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Leopard 1A5 1:35 Revell

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Leopard 1A5
1:35 Revell



The Leopard project started back in the mid 1950s with the goal of producing a modern tank to replace the M47 and M48 tanks which where then in use by the recently reconstituted Bundesehr (German Army). The specification called for a tank weighing no more than 30 tonnes capable of surviving 20mm rapid fire cannon and having a power-to-weight ratio of 30hp per tonne. The tank had to be capable of surviving on a nuclear/chemical contaminated battlefield. Armament was to be the then standard NATO 105mm gun. For this design Mobility was the primary concern with firepower secondary, and armour being seen as low down the list as it was envisaged there was little possibility of standing up to modern hollow charge weapons.

Three design teams competed for the Tank contract from Porsche, Rheinmetall and Borgward. The Porsche prototype was eventually selected as the winner. Production was set up with Krauss-Maffei in Munich and deliveries began in late 1965. In the 1980s research was done into upgrading the tank. The turrets were upgraded to store more ammunition, a new, and a new fire control system was fitted. Provision was made for bolt on Lexan armour, and the 120mm gun of the Leopard 2 (though this was never fitted) As well as the German Army the Leopard 1 would go on to serve with the Armies of Belgium, Holland, Norway, Italy, Denmark, Australia, Canada, and Turkey. The A5 with Germany, Holland and Chilie. 

The Kit
The kit is a welcome addition to the new tool from Revell of an important cold war tank.. The kit arrives on  sprues of plastic, one set of rubber band type tracks and a length of aerial wire taped to the instruction booklet (Revell seem to do this for every kit now). Construction starts with the lower hull of the tank. The sides are built up, and an internal bulkhead is added along with the rear of the tank.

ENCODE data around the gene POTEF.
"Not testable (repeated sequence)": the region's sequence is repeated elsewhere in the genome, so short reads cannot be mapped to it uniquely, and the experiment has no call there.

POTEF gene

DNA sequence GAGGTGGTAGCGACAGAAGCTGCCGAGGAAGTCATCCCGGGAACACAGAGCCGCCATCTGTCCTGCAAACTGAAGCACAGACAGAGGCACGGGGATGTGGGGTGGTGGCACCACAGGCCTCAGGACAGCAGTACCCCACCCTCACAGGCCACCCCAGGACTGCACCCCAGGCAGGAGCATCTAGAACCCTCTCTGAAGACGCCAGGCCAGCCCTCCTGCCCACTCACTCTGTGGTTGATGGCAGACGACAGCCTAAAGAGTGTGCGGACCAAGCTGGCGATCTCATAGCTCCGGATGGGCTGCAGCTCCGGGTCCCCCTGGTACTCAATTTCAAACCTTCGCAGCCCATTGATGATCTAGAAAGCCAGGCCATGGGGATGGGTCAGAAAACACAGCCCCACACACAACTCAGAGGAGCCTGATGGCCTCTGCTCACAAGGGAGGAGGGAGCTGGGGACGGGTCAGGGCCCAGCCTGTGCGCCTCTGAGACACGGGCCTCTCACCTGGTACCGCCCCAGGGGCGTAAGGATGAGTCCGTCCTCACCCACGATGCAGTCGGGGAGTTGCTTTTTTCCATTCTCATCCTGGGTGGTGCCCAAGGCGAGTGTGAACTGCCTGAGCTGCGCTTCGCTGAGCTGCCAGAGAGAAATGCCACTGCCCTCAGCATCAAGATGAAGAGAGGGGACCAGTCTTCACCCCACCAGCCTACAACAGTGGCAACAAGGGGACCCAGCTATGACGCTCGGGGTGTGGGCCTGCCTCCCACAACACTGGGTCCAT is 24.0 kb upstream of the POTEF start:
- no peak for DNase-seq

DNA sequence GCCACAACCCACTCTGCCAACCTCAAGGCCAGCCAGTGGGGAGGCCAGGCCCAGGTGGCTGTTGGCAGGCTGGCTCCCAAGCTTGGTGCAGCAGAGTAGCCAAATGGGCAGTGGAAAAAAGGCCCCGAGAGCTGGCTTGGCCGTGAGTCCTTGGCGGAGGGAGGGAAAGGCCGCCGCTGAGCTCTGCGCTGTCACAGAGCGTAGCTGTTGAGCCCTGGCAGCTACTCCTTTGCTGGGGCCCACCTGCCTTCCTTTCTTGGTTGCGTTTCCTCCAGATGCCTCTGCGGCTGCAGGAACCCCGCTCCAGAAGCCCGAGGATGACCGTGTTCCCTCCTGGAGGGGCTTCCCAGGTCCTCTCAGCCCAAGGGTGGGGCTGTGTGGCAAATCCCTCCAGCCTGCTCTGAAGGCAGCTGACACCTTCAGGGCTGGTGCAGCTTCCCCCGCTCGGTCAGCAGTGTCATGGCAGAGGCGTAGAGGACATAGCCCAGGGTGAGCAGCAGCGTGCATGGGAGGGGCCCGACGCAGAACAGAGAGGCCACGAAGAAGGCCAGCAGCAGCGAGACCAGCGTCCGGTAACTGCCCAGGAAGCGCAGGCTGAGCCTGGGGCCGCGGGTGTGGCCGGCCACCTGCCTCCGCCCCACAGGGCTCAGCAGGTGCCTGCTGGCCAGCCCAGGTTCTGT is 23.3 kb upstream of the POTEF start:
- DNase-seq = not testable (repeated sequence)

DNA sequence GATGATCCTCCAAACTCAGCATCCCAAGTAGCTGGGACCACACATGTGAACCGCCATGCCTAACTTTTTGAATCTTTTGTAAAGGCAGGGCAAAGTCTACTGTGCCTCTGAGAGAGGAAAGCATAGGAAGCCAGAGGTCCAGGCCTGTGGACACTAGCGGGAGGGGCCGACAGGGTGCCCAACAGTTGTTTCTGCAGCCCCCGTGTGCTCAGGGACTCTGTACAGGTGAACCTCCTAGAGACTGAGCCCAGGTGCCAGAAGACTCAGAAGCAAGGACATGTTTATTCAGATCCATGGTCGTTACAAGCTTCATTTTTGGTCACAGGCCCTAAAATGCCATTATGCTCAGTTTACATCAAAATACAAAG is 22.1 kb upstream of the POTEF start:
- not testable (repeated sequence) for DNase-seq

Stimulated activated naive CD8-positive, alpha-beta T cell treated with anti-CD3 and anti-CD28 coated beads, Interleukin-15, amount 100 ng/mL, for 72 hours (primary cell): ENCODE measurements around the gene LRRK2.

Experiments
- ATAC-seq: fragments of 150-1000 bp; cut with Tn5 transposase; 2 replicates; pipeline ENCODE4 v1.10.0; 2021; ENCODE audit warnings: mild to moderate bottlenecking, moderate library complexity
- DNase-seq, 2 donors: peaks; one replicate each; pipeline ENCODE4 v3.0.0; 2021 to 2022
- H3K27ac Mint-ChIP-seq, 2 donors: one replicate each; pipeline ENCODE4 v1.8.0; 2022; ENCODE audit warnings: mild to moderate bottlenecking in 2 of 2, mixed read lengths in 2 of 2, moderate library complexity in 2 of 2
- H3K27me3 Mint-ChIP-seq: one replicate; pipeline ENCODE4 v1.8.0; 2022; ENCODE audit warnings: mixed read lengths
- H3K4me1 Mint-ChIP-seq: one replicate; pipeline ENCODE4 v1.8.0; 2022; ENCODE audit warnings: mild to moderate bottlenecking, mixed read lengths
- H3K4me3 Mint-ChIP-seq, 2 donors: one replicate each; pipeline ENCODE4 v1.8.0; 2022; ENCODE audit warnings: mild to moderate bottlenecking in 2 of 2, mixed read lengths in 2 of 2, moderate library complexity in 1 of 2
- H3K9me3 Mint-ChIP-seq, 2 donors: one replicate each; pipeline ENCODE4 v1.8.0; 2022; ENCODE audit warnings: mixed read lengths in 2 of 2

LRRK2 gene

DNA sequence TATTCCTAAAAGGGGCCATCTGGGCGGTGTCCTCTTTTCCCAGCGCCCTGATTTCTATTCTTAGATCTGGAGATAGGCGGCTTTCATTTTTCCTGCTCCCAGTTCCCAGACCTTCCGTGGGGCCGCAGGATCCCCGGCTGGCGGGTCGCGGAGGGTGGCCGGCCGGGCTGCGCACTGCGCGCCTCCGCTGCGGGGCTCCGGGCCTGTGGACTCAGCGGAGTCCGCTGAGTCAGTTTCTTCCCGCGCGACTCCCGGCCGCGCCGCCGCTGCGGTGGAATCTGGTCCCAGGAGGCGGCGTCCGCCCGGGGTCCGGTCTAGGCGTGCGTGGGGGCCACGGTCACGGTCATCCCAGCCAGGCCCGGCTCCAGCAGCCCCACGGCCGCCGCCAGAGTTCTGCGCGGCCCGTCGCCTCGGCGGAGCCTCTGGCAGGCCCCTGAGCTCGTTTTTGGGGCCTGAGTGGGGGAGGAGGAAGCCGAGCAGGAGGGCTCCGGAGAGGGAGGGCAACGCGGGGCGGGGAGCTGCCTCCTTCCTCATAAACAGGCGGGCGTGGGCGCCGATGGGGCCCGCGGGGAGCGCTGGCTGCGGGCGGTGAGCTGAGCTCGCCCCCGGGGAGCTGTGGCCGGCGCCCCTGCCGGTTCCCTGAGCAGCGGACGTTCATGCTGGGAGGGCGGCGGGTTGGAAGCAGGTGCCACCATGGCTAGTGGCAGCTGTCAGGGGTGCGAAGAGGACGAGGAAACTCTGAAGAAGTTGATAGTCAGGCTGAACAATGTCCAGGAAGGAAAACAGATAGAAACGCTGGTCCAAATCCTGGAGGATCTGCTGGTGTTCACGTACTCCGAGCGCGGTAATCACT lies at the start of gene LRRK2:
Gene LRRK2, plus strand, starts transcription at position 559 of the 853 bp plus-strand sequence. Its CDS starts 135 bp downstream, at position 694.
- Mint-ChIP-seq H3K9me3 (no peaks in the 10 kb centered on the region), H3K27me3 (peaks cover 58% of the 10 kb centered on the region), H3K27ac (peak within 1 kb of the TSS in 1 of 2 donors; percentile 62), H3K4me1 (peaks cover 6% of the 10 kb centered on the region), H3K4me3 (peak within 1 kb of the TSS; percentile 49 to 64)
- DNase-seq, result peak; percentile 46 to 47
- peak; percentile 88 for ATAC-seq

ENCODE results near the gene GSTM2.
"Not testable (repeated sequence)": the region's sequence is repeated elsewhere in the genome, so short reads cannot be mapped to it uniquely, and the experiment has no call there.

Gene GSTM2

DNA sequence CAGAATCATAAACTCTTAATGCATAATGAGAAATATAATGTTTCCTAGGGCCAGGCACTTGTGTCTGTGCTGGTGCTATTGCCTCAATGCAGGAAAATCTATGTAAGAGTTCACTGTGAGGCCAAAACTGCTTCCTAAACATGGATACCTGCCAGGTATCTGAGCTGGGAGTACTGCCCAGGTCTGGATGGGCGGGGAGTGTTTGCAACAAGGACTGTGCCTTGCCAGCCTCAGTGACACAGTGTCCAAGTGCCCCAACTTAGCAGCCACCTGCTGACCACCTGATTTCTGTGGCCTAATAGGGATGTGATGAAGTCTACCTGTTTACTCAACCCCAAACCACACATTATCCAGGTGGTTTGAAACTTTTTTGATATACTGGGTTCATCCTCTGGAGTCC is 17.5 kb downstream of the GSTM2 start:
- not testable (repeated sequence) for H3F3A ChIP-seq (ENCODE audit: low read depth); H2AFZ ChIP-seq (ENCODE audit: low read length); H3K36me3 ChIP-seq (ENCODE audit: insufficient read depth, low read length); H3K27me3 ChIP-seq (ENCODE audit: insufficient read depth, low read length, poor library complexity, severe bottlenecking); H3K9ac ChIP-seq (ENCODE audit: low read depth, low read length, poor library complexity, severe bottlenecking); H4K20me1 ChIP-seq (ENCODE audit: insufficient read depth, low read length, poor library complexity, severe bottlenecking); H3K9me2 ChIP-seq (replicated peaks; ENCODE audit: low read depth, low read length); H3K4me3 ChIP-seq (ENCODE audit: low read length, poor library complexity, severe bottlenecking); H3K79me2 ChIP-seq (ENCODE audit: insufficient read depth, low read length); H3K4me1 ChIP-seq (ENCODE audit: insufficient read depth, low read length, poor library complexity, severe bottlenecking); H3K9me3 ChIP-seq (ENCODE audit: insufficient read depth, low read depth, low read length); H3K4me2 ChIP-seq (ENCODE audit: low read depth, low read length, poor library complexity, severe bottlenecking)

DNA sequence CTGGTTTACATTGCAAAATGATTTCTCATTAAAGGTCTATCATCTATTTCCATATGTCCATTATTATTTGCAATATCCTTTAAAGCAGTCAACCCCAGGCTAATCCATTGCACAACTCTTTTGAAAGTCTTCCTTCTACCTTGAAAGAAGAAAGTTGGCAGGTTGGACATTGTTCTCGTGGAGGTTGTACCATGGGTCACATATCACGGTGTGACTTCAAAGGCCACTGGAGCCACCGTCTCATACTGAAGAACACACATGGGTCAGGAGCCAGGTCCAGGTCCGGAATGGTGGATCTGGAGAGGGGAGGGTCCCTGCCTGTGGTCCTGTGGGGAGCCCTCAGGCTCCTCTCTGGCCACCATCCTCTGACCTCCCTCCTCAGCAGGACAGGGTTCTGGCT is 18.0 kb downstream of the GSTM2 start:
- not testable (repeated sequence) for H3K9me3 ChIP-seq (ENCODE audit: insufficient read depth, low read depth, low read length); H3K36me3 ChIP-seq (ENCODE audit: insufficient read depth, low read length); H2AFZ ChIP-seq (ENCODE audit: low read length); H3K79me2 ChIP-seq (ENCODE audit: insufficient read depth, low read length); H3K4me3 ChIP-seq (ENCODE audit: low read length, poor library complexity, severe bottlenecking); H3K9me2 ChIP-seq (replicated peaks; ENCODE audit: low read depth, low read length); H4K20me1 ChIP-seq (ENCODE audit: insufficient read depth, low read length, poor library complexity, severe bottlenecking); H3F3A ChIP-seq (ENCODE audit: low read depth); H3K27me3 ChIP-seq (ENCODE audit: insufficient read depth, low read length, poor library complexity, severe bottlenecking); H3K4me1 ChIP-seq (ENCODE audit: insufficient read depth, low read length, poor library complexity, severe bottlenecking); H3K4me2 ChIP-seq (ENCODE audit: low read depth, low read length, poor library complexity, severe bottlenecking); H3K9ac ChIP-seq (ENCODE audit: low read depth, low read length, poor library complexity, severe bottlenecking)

The next area for construction are the suspension components. 7 top parts are added to each sides along with 7 torsion bar parts. The main road wheels of two parts each, along with the drive sprockets and idler wheels are made up. An additional 7 parts add to the original torsion bar parts at this stage. The single part top idler wheels are also added at this point. The kit instructions have the modeller add the tracks now, these are of the rubber band type with each side being one section.





The drivers vision blocks are fitted to the upper hull and then this can be fitted to the lower hull. The track side skirts are then added. The side mounted engine cooling louvres can then be added to the hull along with side lockers and various hull fittings and tools.



The rear of the tank then receives some attention. Various fittings, lights, mud guards and tools are added to the back, and the rear engine deck. The front of the top deck then receives the same attention with hull fittings dependant on the nationality of vehicle being built.



Construction then moves to the turret. The bottom section is built up with the gun mounting area, the top of the turret is then added. Various fittings are then added to the turret including the mounts for the machine guns. The gun can then be assembled and added to the mantlet, this assembly is then added to the turret. The turret baskets are made up and added, machine guns added to their mounts; and smoke grenade discharges are added. The side armour panels go on. To finish of the turret the mantlet cover is added, the front mounted light is assembled, then added; and lastly grab rails are added. The completed turret can then be added to the hull, the last items to be added are a few parts on the engine deck, the travelling gun mount, and the drivers mirrors are added.






Markings are small and in some cases only consist of the vehicle number plates. Markings are provided for four German Army tanks. Decals are produced in Italy and up to the usual stands for these, they are crisp in register and have no colour issues.





It is good to see a new tool of an important first generation modern Main Battle Tank. Highly recommended.




Revell model kits are available from all good toy and model retailers. For further information visit

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